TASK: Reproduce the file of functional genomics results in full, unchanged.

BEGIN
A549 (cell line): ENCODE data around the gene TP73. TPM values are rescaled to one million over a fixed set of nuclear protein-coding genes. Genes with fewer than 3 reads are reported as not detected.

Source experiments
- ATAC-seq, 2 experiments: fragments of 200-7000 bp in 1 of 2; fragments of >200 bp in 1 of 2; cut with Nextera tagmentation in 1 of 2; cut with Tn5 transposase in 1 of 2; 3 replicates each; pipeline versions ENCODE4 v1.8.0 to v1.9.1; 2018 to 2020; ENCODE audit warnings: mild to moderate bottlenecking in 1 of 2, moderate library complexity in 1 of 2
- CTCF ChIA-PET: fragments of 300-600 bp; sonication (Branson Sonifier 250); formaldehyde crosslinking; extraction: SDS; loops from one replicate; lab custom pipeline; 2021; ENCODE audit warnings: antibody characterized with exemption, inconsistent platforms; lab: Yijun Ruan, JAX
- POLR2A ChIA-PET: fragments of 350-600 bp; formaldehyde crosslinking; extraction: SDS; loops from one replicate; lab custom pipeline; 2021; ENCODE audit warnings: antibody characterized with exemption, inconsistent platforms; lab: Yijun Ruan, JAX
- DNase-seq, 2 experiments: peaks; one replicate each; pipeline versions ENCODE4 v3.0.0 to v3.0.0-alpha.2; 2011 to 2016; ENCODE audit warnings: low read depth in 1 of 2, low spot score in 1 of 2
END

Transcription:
A549 (cell line): ENCODE data around the gene TP73. TPM values are rescaled to one million over a fixed set of nuclear protein-coding genes. Genes with fewer than 3 reads are reported as not detected.

Source experiments
- ATAC-seq, 2 experiments: fragments of 200-7000 bp in 1 of 2; fragments of >200 bp in 1 of 2; cut with Nextera tagmentation in 1 of 2; cut with Tn5 transposase in 1 of 2; 3 replicates each; pipeline versions ENCODE4 v1.8.0 to v1.9.1; 2018 to 2020; ENCODE audit warnings: mild to moderate bottlenecking in 1 of 2, moderate library complexity in 1 of 2
- CTCF ChIA-PET: fragments of 300-600 bp; sonication (Branson Sonifier 250); formaldehyde crosslinking; extraction: SDS; loops from one replicate; lab custom pipeline; 2021; ENCODE audit warnings: antibody characterized with exemption, inconsistent platforms; lab: Yijun Ruan, JAX
- POLR2A ChIA-PET: fragments of 350-600 bp; formaldehyde crosslinking; extraction: SDS; loops from one replicate; lab custom pipeline; 2021; ENCODE audit warnings: antibody characterized with exemption, inconsistent platforms; lab: Yijun Ruan, JAX
- DNase-seq, 2 experiments: peaks; one replicate each; pipeline versions ENCODE4 v3.0.0 to v3.0.0-alpha.2; 2011 to 2016; ENCODE audit warnings: low read depth in 1 of 2, low spot score in 1 of 2